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Mershon Center for International Security Studies

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Joseph J. Kruzel Memorial Lecture
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Aaron Friedberg
A Contest for Supremacy: China, America and the Struggle for Mastery in Asia
Friday, November 15, 2013, 12:30pm - 02:00pm
Mershon Center for International Security Studies 1501 Neil Ave., Columbus, OH 43201

Aaron Friedberg

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Aaron Friedberg is professor of politics and international affairs at Princeton University, where he has taught since 1987, and co-director of the Woodrow Wilson School’s Center for International Security Studies. He is also a non-resident senior fellow of the German Marshall Fund of the United States and founding board member and president of the Alexander Hamilton Society, a nationwide organization dedicated to promoting debate on issues of foreign and defense policy at colleges and universities.

Friedberg is the author of The Weary Titan: Britain and the Experience of Relative Decline, 1895-1905 (winner of the Edgar S. Furniss Award for the best first book in the field of national security studies) and In the Shadow of the Garrison State: America's Anti-Statism and its Cold War Grand Strategy, both published by Princeton University Press, and co-editor (with Richard Ellings) of three volumes in the National Bureau of Asian Research's annual "Strategic Asia" series. His latest book, A Contest for Supremacy: China, America and the Struggle for Mastery in Asia, was published in August 2011 by W.W. Norton. It has been translated into Korean, Chinese (modern and traditional characters) and Japanese.

In 2001-02 Friedberg was selected as the first occupant of the Henry A. Kissinger Chair at the Library of Congress. He has been a research fellow at the Australian Strategic Policy Institute, the Norwegian Nobel Institute, the Smithsonian Institution's Woodrow Wilson International Center for Scholars, and Harvard University's Center for International Affairs. Friedberg served from June 2003 to June 2005 as deputy assistant for national security affairs and director of policy planning in the Office of the Vice President.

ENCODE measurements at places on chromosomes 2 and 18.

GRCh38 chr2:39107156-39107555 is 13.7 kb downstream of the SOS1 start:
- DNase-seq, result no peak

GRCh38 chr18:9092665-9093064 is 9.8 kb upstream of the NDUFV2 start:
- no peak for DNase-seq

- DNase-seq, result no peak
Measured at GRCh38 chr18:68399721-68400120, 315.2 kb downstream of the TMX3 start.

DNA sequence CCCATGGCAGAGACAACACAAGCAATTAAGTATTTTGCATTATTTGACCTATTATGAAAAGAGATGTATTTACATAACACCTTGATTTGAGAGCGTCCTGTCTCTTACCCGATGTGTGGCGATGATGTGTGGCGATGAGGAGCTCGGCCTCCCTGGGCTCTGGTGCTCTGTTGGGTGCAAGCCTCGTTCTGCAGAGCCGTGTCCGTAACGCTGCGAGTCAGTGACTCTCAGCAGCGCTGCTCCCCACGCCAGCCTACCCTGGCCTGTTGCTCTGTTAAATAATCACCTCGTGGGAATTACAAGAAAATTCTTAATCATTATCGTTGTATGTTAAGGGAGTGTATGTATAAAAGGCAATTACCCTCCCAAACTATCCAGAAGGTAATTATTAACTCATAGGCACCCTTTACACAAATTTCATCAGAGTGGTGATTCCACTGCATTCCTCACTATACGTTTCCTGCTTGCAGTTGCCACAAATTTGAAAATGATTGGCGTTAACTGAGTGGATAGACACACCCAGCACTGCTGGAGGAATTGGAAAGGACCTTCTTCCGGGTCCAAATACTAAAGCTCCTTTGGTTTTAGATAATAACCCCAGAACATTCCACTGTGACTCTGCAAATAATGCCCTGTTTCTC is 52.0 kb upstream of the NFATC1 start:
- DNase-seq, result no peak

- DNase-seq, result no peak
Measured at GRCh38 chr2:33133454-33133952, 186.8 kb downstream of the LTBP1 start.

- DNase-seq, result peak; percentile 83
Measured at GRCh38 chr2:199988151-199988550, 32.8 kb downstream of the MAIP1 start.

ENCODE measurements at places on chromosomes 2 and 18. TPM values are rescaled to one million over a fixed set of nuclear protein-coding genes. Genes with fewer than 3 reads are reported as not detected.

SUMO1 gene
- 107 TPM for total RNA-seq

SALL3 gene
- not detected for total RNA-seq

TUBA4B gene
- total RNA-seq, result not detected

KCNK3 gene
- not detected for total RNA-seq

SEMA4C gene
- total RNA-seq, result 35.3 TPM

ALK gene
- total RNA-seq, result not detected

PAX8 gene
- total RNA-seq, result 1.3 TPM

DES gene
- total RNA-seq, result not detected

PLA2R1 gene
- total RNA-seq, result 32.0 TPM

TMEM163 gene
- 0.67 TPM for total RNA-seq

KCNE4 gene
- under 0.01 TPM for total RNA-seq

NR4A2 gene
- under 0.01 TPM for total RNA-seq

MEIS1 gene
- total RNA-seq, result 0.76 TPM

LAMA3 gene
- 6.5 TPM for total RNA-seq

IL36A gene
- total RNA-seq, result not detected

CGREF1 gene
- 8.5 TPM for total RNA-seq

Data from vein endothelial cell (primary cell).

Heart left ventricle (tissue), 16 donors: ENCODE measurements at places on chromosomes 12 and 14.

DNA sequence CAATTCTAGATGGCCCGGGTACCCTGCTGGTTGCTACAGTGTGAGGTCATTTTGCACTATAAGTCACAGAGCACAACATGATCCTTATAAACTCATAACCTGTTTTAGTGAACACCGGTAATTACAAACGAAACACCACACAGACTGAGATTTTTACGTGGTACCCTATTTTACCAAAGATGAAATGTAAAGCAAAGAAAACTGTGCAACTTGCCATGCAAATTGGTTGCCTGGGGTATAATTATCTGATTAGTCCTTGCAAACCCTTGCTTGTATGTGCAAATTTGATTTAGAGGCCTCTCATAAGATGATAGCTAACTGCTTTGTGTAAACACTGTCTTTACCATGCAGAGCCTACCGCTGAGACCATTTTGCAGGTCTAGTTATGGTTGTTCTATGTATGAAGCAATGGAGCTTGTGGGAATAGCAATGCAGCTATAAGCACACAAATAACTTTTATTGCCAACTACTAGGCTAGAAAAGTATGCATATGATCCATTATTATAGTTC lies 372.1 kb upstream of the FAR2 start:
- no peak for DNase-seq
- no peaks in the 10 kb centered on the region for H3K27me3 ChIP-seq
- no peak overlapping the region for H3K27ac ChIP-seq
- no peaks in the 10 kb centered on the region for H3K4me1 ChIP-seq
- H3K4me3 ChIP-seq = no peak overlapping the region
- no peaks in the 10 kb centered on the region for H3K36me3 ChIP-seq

After leaving government he was appointed to the Defense Policy Board and the Secretary of State's Advisory Committee on Democracy Promotion. He has been a consultant to various agencies of the U.S. government, including the Central Intelligence Agency, National Security Council, and Office of Net Assessment in the Office of the Secretary of Defense. Friedberg received his A.B. in 1978 and Ph.D. in 1986, both from Harvard University. He is a member of the editorial boards of Joint Forces Quarterly and Journal of Strategic Studies and a member of the International Institute for Strategic Studies and the Council on Foreign Relations.

Abstract

There may be no denying China's growing economic strength, but its impact on the global balance of power remains hotly contested. Political scientist Aaron L. Friedberg argues that our nation's leaders are failing to act expeditiously enough to counter China's growing strength. He explains how the United States and China define their goals and reveals the strategies each is now employing to achieve its ends. Friedberg demonstrates in this provocative book that the ultimate aim of Chinese policymakers is to "win without fighting," displacing the United States as the leading power in Asia while avoiding direct confrontation. The United States, on the other hand, sends misleading signals about our commitments and resolve, putting us at risk for a war that might otherwise have been avoided. A much-needed wake-up call to U.S. leaders and policymakers, A Contest for Supremacy is a compelling interpretation of a rivalry that will go far to determine the shape of the twenty-first century.

Kruzel Lecture

Each year the Mershon Center for International Security Studies selects one lecture in honor of Joseph J. Kruzel, an Ohio State faculty member in Political Science who served in the U.S. Air Force as well as other posts in the federal government. Kruzel was killed in Sarajevo, Bosnia, in 1995 while serving as deputy assistant secretary of defense for European and NATO affairs.  Past Kruzel Lectures include Christopher Hill, former ambassador to Iraq; Joseph Nye, former dean of the John F. Kennedy School of Government at Harvard University; and Strobe Talbott, president of the Brookings Institution.

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